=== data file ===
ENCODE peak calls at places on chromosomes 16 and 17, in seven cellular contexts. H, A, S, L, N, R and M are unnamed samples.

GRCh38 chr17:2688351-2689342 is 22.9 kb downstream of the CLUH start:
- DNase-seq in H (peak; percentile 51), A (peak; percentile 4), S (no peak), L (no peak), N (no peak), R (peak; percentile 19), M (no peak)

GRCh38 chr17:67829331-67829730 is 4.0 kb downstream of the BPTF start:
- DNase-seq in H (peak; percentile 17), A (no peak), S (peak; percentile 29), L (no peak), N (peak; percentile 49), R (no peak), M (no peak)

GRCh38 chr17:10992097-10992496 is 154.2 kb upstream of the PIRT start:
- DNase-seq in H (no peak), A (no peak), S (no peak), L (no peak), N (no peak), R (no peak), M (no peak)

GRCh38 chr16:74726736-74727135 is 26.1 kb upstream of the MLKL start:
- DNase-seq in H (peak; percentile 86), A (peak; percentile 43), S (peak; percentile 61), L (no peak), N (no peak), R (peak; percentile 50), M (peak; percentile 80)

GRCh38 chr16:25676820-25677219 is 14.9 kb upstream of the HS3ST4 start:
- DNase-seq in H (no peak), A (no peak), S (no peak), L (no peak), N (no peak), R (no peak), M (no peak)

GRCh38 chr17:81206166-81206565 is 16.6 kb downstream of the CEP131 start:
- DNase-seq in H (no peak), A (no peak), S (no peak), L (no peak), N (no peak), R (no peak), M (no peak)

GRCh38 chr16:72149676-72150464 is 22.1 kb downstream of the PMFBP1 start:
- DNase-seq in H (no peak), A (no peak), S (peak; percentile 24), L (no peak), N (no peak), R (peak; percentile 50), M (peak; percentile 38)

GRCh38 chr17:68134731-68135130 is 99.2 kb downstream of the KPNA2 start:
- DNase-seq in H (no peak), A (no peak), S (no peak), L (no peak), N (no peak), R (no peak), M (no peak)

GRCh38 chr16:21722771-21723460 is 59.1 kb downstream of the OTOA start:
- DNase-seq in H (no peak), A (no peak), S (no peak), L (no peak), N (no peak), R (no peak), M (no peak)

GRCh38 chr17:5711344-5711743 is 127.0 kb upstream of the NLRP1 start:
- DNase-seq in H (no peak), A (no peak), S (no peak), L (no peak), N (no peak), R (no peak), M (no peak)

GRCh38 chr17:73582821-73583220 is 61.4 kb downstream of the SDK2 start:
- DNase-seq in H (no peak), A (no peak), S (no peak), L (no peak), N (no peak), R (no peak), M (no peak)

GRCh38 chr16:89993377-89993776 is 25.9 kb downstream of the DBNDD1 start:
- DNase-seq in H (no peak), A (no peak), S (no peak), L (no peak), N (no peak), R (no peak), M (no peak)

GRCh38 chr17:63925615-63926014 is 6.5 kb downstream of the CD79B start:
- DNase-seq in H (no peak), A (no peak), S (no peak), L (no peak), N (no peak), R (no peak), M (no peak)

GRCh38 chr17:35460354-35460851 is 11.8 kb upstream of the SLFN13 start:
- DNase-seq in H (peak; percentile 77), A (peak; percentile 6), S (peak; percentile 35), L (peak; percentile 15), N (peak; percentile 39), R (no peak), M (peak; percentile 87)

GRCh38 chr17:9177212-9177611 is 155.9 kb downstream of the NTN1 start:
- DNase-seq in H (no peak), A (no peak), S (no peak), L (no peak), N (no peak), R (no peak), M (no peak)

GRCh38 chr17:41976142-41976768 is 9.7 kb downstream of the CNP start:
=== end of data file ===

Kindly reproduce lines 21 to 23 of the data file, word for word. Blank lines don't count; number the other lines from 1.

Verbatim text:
- DNase-seq in H (no peak), A (no peak), S (no peak), L (no peak), N (no peak), R (no peak), M (no peak)

GRCh38 chr17:73582821-73583220 is 61.4 kb downstream of the SDK2 start:
- DNase-seq in H (no peak), A (no peak), S (no peak), L (no peak), N (no peak), R (no peak), M (no peak)